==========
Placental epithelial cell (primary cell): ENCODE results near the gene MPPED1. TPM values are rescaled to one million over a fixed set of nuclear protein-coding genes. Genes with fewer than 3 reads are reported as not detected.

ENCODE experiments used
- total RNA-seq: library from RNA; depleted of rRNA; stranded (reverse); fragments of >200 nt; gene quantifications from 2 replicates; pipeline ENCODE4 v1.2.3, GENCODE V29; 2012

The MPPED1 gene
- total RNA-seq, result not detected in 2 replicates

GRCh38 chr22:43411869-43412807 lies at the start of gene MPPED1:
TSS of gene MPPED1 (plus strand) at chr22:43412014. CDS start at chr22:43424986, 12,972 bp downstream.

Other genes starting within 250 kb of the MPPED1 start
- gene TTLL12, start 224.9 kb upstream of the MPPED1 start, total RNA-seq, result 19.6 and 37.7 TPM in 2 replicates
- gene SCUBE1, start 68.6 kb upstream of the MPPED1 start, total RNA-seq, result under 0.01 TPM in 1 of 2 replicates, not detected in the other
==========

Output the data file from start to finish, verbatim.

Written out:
Placental epithelial cell (primary cell): ENCODE results near the gene MPPED1. TPM values are rescaled to one million over a fixed set of nuclear protein-coding genes. Genes with fewer than 3 reads are reported as not detected.

ENCODE experiments used
- total RNA-seq: library from RNA; depleted of rRNA; stranded (reverse); fragments of >200 nt; gene quantifications from 2 replicates; pipeline ENCODE4 v1.2.3, GENCODE V29; 2012

The MPPED1 gene
- total RNA-seq, result not detected in 2 replicates

GRCh38 chr22:43411869-43412807 lies at the start of gene MPPED1:
TSS of gene MPPED1 (plus strand) at chr22:43412014. CDS start at chr22:43424986, 12,972 bp downstream.

Other genes starting within 250 kb of the MPPED1 start
- gene TTLL12, start 224.9 kb upstream of the MPPED1 start, total RNA-seq, result 19.6 and 37.7 TPM in 2 replicates
- gene SCUBE1, start 68.6 kb upstream of the MPPED1 start, total RNA-seq, result under 0.01 TPM in 1 of 2 replicates, not detected in the other